Blackwaterfoot - District of Shiskine
Other Shiskine districts are Balmichael, Shedock, Feorline, Kilpatrick, and Torbeg.
Blackwaterfoot has expanded in the last 100 years with the tourist industry, but SHEDOCK, an inland village, was the hub of industry up until the 1930s. There was a church, school, dressmaker, public hall, police station, tailor, two joiners shops, library, sadler, smiddy, transport depot, post office and other shops selling just about anything. meal mill, public house, hotel, doctor and two of the largest farms on the Island. The farms Balnacoole and Shedock had large dairy herds and the best arable land in the valley. Cheese was the main product. After the Great War these farms were divided into small holdings for the returning service men. Oats were ground at the meal mill at Shedock until the late 1920s with porridge and oatcakes being the staple diet.
The name Blackwaterfoot, which now refers to a wider area, originally belonged to the hamlet immediately around the little port at the mouth of the Blackwater. Blackwaterfoot was the port for Shiskine and in the 19th century had a shop and an inn. A sailing packet boat was subsidised by the tennants in addition to their rents and sailed between Blackwaterfoot and Campbeltown.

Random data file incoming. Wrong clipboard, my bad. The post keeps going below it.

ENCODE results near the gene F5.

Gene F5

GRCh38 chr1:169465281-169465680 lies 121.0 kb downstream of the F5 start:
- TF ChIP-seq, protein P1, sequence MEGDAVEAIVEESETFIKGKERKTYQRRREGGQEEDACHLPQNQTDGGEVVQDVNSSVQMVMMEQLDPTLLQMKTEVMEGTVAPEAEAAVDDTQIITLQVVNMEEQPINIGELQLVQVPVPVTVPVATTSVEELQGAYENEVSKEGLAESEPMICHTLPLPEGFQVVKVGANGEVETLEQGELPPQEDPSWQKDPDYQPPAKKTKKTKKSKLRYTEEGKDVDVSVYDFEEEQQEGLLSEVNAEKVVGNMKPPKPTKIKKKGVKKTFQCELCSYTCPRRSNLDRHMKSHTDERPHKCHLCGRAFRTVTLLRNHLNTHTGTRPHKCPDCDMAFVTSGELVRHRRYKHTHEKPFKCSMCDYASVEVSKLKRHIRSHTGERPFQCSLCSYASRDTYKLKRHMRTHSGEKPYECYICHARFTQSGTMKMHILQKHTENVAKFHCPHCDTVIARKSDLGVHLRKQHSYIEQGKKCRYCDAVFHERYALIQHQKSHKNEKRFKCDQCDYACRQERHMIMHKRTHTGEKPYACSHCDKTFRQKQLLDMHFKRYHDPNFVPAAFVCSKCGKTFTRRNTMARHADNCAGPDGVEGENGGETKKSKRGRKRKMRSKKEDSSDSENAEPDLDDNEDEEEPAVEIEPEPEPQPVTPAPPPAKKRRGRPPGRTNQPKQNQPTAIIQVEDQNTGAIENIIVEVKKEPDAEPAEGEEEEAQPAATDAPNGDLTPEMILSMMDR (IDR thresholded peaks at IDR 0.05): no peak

The tourist industry began to develop around a hundred years ago and a golf course was laid out behind the fine sandy beach at Drumadoon and opened in 1896. The inn was rebuilt as Blackwaterfoot Hotel. A bakery and further hotels and boarding houses followed. Tennis courts were constructed beside the golf clubhouse. A branch of the Bank of Scotland was opened and a large new building in the 1920s eventually closing in 1969. A Mobile Bank has taken its place. In 1981 a bowling green with an all-weather surface was opened.
According to tradition, Christianity was brought to Shiskine by St. Molios from his cell on Holy Isle, Lamlash, about the 6th century; there is also a tradition that the Saint's last resting place was at the Clachan Glen near the present burial ground.
The first road between Brodick and Blackwaterfoot capable of taking wheeled transport was the String Road, buit in 1817 to plans of Thomas Telford. The first motor bus, a solid tyred Albion, was purchased about 1913 by Colin Currie, Balmichael. Bridges being too narrow the bus had to ford the burns while passengers crossed the bridges on foot.
The port at Blackwaterfoot was a busy centre as most goods arrived by sea until this was superceded bt transport from Brodick. Up until the 1930s bulk cargoes such as coal, fertiliser, drainage pipes, etc. were brought by smacks and puffers and unloaded at low tide into horsedrawn carts at the mouth of the Blackwater. The outgoing cargo was often potatoes. many well known names plied to and fro - The Dasher owned by John Murchie, the Princess Maysie owned by John Hamilton, the Number Ten (captain Willie Sim) and the Betsy Crawford also locally owned.
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